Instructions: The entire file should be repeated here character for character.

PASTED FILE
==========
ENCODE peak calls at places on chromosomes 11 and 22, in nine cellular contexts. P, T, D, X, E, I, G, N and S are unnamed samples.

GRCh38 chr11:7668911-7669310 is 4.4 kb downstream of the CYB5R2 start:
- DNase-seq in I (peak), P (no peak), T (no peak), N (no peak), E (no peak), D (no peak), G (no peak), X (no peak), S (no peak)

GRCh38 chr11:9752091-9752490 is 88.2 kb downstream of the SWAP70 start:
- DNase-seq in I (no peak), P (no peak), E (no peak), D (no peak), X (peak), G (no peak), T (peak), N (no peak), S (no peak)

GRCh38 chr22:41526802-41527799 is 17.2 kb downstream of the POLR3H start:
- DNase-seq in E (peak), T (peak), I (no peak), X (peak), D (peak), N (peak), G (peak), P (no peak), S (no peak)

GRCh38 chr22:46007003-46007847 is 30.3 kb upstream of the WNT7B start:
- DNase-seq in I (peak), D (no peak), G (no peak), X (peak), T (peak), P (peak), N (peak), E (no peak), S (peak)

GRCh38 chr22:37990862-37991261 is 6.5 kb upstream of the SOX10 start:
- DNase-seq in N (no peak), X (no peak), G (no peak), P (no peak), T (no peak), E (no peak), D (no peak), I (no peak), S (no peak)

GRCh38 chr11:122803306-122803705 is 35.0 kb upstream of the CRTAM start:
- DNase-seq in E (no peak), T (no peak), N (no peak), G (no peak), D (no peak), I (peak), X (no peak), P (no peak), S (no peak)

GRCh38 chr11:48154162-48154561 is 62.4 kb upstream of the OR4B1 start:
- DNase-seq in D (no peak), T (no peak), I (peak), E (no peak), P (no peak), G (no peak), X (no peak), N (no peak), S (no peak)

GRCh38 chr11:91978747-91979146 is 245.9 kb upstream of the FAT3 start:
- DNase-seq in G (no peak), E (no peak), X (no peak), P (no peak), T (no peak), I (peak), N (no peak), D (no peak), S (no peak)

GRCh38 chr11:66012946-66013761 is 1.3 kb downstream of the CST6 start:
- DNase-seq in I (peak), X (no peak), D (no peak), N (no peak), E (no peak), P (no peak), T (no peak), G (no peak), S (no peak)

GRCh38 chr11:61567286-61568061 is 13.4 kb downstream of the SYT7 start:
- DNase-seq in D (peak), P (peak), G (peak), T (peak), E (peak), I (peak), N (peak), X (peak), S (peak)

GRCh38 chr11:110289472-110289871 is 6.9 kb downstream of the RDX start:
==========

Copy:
ENCODE peak calls at places on chromosomes 11 and 22, in nine cellular contexts. P, T, D, X, E, I, G, N and S are unnamed samples.

GRCh38 chr11:7668911-7669310 is 4.4 kb downstream of the CYB5R2 start:
- DNase-seq in I (peak), P (no peak), T (no peak), N (no peak), E (no peak), D (no peak), G (no peak), X (no peak), S (no peak)

GRCh38 chr11:9752091-9752490 is 88.2 kb downstream of the SWAP70 start:
- DNase-seq in I (no peak), P (no peak), E (no peak), D (no peak), X (peak), G (no peak), T (peak), N (no peak), S (no peak)

GRCh38 chr22:41526802-41527799 is 17.2 kb downstream of the POLR3H start:
- DNase-seq in E (peak), T (peak), I (no peak), X (peak), D (peak), N (peak), G (peak), P (no peak), S (no peak)

GRCh38 chr22:46007003-46007847 is 30.3 kb upstream of the WNT7B start:
- DNase-seq in I (peak), D (no peak), G (no peak), X (peak), T (peak), P (peak), N (peak), E (no peak), S (peak)

GRCh38 chr22:37990862-37991261 is 6.5 kb upstream of the SOX10 start:
- DNase-seq in N (no peak), X (no peak), G (no peak), P (no peak), T (no peak), E (no peak), D (no peak), I (no peak), S (no peak)

GRCh38 chr11:122803306-122803705 is 35.0 kb upstream of the CRTAM start:
- DNase-seq in E (no peak), T (no peak), N (no peak), G (no peak), D (no peak), I (peak), X (no peak), P (no peak), S (no peak)

GRCh38 chr11:48154162-48154561 is 62.4 kb upstream of the OR4B1 start:
- DNase-seq in D (no peak), T (no peak), I (peak), E (no peak), P (no peak), G (no peak), X (no peak), N (no peak), S (no peak)

GRCh38 chr11:91978747-91979146 is 245.9 kb upstream of the FAT3 start:
- DNase-seq in G (no peak), E (no peak), X (no peak), P (no peak), T (no peak), I (peak), N (no peak), D (no peak), S (no peak)

GRCh38 chr11:66012946-66013761 is 1.3 kb downstream of the CST6 start:
- DNase-seq in I (peak), X (no peak), D (no peak), N (no peak), E (no peak), P (no peak), T (no peak), G (no peak), S (no peak)

GRCh38 chr11:61567286-61568061 is 13.4 kb downstream of the SYT7 start:
- DNase-seq in D (peak), P (peak), G (peak), T (peak), E (peak), I (peak), N (peak), X (peak), S (peak)

GRCh38 chr11:110289472-110289871 is 6.9 kb downstream of the RDX start: